Gary Lineker reveals which he could take back, Brexit or 'Hand of God'

Luke BradshawSports Writer
Gary Lineker (Credit: Getty Images)
Gary Lineker (Credit: Getty Images)

Presented with changing two events in his life, Gary Lineker opted for reversing Brexit over the infamous “Hand of God” from Diego Maradona that knocked him ands England out of the 1986 World Cup.

The former striker was a guest on James O’Brien’s LBC radio show, with the host asking: “If I could give you a magic wand and you could reverse either the result of Brexit or the result of the 1986 Argentina game where Maradona cheated, which result would you most like to reverse?”

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After what appeared to be genuine consideration, torn between his own personal legacy and that of the country, he eventually opted for the latter.

“I would like to take it back maybe three years and just eradicate everything, I just think we've turned into such a kind of hateful place, it's so sad to see, and for what? For what?”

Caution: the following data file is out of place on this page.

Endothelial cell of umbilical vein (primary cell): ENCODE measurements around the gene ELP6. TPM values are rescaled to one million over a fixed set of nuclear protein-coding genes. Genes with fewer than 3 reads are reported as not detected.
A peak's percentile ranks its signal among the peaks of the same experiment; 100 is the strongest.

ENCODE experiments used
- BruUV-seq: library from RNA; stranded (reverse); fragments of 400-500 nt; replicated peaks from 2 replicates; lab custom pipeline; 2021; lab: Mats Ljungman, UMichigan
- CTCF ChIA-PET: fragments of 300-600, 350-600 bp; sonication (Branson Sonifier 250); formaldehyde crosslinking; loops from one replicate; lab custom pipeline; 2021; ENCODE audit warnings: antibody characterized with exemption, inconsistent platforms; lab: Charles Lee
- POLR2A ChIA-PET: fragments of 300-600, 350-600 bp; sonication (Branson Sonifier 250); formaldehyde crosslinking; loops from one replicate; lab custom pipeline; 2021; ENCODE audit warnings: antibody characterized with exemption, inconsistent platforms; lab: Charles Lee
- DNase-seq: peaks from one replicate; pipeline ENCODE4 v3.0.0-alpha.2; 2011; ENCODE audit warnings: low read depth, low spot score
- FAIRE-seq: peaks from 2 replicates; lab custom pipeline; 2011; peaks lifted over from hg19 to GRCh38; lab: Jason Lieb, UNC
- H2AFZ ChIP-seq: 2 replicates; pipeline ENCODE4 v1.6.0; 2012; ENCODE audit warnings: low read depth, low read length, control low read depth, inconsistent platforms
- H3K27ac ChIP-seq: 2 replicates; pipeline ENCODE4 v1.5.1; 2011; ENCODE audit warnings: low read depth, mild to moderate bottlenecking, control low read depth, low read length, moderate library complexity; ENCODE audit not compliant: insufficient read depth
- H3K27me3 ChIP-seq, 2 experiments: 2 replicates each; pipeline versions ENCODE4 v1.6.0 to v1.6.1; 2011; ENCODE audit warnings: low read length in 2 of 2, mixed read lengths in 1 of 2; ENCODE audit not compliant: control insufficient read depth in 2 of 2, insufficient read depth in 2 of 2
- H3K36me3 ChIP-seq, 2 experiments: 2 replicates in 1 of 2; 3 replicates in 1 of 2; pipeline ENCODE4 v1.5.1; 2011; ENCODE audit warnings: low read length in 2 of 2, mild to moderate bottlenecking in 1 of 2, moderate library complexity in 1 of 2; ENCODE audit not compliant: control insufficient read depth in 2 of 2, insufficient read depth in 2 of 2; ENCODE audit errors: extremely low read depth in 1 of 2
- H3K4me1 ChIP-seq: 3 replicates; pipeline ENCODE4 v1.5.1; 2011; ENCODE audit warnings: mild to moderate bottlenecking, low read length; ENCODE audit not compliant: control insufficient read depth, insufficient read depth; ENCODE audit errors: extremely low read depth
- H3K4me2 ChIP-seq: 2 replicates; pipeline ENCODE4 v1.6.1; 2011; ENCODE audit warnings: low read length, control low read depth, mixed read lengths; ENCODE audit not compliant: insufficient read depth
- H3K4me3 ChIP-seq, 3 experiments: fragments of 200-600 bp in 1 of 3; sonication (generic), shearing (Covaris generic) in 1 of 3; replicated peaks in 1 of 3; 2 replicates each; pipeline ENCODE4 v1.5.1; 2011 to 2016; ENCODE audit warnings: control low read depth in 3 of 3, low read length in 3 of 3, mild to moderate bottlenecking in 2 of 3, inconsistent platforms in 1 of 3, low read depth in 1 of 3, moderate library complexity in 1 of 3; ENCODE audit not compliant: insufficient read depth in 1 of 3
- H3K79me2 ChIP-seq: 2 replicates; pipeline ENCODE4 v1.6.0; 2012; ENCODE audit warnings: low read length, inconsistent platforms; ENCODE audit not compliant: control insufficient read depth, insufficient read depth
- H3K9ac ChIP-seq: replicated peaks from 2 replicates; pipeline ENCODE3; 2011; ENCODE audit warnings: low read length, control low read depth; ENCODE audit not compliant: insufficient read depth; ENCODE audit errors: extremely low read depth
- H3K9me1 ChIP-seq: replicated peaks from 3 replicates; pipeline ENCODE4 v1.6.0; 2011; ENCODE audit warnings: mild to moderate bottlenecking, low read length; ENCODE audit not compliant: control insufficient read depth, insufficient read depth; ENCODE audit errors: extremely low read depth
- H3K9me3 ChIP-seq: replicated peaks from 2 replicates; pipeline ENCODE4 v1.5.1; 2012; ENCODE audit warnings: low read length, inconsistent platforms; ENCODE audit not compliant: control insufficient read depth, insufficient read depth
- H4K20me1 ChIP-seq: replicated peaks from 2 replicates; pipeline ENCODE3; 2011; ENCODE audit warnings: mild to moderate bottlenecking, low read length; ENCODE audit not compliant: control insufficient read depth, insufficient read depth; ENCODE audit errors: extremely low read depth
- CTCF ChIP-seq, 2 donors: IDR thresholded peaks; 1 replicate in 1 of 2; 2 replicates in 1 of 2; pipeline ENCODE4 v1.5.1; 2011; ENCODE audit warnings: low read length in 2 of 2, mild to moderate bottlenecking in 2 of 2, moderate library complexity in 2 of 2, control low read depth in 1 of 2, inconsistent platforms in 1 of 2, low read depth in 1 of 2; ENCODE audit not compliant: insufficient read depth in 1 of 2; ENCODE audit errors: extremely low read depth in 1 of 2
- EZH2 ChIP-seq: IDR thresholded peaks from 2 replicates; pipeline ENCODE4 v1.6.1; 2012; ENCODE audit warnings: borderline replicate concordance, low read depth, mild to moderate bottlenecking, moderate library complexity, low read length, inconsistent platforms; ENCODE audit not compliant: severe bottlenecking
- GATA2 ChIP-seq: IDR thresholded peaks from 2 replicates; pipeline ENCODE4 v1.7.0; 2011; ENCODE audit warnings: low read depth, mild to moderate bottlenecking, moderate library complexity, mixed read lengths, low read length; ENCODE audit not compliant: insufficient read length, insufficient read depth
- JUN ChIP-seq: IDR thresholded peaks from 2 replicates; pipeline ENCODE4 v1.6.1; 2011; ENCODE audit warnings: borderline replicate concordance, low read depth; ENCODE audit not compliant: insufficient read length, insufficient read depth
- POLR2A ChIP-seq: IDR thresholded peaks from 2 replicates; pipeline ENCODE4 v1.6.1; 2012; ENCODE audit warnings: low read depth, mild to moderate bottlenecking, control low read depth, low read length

Diego Maradona's 'Hand Of God' (Credit: Getty Images)
Diego Maradona's 'Hand Of God' (Credit: Getty Images)

The Match of the Day presenter did caveat the statement, however: “Obviously deep down inside of me I’m thinking, ‘World Cup, World Cup’. 1990 would probably have been better.”

Key to his consideration was the fact that beating Maradona’s Argentina would have only got him to the semi-final, whereas beating West Germany four years later would have meant England and Lineker making a World Cup final.

Lineker has consistently been a vocal critic of the decision to leave the European Union having initially said to “get on with it”.

He tweeted: "Can't find the bit in my tweet where I ask for another referendum. Leave won. Get over it."

Since then, however, he has admitted changing his mind and regularly voices his opinion. Despite being the BBC’s highest-paid on-air employee, with a salary of roughly £1.75 million annually, he is still free to voice his views.

Those that work for the BBC in politics or news sections aren’t, but because he works in sport and is a freelance contributor, he’s allowed to back a People’s Vote, even if it means he’ll still miss out on World Cup glory.

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